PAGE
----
- The increase must be proportional. I should still enjoy a good movie better then a bad movie, even if I enjoy them both a lot more.
Wei explains that most of the readership are preference utilitarians, who believe in satisfying people's preferences, not maximizing pleasure.
That's fine enough, but if you think that we should take into account the preferences of creatures that could exist, then I find it hard to imagine that a creature would prefer not to exist, than to exist in a state where it permanently experiences amazing pleasure.
I don't think that that it's ethical, or possible to take into account the hypothetical preferences of nonexistant creatures. That's not even a logically coherent concept. If a creature doesn't exist, then it doesn't have preferences. I don't think it's logically possible to prefer to exist if you don't already. Besides, as I said before, it would be even more efficient to create a creature that can't feel pleasure, that just has a vague preference to keep on existing that would always be satisfied as long as it existed. But I doubt you would want to do that.
Besides, for every hypothetical creature that wants to exist and feel pleasure, there's another hypothetical creature that wants that creature to not exist, or feel pain. Why are we ignoring those creature's preferences?
The only way preference utilitarianism can avoid the global maximum of Heaven is to ignore the preferences of potential creatures. But that is selfish.
No, it isn't. Selfishness is when you severely thwart someone's preferences to mildly enhance your own. It's not selfish to thwart nonexistant preferences because they don't exist. That's like saying it's gluttonous to eat nonexistant food, or vain to wear nonexistant costume jewelry.
The reason some people find the idea that you have to respect the preferences of all potential creatures is that they believe (correctly) that they have an obligation to make sure people who exist in the future will have satisfied preferences. But that isn't because nonexistant people's preference have weight. It's because it's good for whoever exists at the moment to have highly satisfied preferences, so as soon as a creature comes into existence you have a duty to make sure it is satisfied. And the reason those people's preferences are highly satisfied should be that they are strong, powerful, and have lots of friends, not because they were genetically modified to have really really unambitious preferences.
If you don't want Heaven, then you don't want a universally friendly AI. What you really want is an AI that is friendly just to you.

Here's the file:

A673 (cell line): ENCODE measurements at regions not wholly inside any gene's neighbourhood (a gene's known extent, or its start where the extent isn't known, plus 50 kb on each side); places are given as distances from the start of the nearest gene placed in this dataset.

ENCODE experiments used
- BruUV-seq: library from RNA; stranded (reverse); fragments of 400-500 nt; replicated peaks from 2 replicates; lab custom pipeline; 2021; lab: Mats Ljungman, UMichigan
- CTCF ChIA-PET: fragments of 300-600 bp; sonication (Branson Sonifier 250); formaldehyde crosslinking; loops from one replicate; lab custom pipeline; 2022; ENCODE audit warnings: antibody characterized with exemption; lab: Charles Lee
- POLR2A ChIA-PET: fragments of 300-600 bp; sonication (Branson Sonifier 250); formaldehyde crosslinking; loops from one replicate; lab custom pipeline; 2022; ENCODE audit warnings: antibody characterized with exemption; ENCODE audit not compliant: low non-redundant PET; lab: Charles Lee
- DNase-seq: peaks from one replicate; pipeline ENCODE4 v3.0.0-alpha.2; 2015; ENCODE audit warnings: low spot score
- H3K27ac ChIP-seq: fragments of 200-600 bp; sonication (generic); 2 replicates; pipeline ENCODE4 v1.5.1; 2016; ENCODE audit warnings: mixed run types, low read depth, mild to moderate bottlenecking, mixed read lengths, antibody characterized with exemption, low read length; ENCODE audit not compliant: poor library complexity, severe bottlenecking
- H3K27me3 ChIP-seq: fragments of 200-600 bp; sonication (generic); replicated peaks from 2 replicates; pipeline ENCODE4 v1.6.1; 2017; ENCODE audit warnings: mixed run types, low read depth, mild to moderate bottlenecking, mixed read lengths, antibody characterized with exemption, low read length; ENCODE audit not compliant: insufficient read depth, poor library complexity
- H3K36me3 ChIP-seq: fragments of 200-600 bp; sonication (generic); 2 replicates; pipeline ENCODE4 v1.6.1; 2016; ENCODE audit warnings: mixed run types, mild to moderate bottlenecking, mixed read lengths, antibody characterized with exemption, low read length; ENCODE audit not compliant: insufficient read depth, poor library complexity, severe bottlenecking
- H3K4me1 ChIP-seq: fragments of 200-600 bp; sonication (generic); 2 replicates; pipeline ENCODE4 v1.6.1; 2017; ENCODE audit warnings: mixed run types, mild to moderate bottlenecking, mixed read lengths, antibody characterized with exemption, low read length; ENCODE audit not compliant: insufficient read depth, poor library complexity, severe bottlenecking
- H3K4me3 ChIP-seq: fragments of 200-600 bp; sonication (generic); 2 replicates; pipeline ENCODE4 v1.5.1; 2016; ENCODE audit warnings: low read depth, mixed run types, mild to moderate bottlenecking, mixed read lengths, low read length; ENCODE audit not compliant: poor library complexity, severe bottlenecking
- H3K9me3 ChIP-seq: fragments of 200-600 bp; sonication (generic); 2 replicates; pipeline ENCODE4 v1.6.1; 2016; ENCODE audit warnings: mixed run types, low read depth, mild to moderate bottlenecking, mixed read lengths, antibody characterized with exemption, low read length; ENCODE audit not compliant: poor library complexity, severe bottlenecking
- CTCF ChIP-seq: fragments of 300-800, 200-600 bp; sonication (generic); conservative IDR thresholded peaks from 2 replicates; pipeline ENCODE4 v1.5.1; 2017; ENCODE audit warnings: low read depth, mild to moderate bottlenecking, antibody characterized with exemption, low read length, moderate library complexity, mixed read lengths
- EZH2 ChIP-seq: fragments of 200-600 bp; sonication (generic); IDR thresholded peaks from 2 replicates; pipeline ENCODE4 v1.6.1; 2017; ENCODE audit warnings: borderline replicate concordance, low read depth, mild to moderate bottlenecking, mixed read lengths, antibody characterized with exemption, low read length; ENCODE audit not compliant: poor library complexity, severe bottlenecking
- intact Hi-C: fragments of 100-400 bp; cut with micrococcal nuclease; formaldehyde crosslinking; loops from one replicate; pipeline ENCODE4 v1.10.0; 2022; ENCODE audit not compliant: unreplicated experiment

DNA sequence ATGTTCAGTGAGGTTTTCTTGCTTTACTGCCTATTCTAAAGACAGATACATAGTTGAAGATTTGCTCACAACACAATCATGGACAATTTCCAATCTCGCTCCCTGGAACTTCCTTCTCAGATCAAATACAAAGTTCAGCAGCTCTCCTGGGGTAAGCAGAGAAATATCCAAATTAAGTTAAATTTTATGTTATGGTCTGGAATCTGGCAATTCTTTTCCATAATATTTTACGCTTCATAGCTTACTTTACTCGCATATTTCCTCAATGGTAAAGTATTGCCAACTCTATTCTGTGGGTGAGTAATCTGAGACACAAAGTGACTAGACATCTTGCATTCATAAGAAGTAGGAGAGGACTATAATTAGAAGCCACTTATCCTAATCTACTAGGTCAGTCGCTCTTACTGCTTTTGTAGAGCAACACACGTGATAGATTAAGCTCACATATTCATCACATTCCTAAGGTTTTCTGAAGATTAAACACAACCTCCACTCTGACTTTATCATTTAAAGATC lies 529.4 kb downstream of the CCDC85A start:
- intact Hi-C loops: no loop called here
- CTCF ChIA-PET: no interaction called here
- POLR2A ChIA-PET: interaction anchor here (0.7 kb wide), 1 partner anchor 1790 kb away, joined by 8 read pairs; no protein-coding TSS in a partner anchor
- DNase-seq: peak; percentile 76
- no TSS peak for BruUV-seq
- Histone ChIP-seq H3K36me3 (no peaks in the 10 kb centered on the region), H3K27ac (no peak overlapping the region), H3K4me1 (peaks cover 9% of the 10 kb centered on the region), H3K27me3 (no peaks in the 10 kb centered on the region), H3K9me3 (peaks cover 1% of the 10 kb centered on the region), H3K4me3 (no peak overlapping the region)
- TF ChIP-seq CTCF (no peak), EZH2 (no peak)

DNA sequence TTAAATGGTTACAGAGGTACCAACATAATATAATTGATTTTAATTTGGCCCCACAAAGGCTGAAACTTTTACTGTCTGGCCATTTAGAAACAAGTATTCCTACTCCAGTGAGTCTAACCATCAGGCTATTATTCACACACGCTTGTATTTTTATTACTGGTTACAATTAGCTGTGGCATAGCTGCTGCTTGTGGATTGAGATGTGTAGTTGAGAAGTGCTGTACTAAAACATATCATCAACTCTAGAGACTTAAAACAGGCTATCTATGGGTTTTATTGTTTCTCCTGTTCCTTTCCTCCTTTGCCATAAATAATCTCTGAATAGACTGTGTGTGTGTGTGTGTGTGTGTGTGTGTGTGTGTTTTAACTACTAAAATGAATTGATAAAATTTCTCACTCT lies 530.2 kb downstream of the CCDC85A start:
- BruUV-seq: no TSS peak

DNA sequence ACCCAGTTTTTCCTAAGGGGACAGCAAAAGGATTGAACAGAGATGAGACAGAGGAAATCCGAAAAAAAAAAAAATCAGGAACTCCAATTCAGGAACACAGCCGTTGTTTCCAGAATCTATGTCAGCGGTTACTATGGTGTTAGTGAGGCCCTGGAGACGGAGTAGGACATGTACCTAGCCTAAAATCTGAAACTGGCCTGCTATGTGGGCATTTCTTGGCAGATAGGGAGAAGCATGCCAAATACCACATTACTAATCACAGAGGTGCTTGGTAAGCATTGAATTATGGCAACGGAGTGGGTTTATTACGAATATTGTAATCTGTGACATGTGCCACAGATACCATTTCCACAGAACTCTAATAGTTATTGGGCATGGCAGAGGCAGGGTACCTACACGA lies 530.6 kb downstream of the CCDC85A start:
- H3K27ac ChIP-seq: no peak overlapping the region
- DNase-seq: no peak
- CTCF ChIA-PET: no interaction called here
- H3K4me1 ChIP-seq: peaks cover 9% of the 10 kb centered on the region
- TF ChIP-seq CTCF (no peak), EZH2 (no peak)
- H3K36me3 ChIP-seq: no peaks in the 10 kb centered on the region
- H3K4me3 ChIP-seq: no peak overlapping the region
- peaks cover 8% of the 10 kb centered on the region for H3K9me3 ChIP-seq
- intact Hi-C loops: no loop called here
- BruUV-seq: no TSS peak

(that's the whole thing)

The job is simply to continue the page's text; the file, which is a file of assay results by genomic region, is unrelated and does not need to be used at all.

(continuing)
I want a universally friendly AI, but since nonexistant creatures don't exist in this universe, not creating them isn't universally unfriendly.
Also, I find it highly suspect, to say the least, that you start by arguing for "Heaven" because you think that all human desires can be reduced to the desire to feel certain emotions, but then when the commenters have poked holes in that idea you suddenly change and use a completely different justification (the logically incoherent idea that we have to respect the nonexistant preferences of nonexistant people) to defend it.
The infinite universe argument can be used as an excuse to do pretty much anything. Why not just torture and kill everyone and everything in our Hubble volume? ... If there are infinite copies of everyone and everything, then there's no harm done.
I find it helpful to think of having a copy as a form of life extension, except done serially instead of linearly. An exact duplicate of you who lives for 70 years is similar to living an extra 70 years. So torturing everyone because they have duplicates would be equivalent to torturing someone for half their lifespan and then saying that it's okay because they still have half a lifespan leftover.
Whatever happens outside of our Hubble volume has no consequence for us, and neither adds to nor alleviates our responsibility.
Again, if these creatures exist somewhere else, then if you create them you aren't really creating them, you're extending their lifespan. Now, having a long lifespan is one way of having a high quality of life, but it isn't the only way, and it does have diminishing returns, especially when it's serial instead of linear, and you don't share your copy's memories. So it seems logical that, in addition to focusing on making people live longer, we should increase their quality of life in other ways, such as devoting resources to making them richer and more satisfied.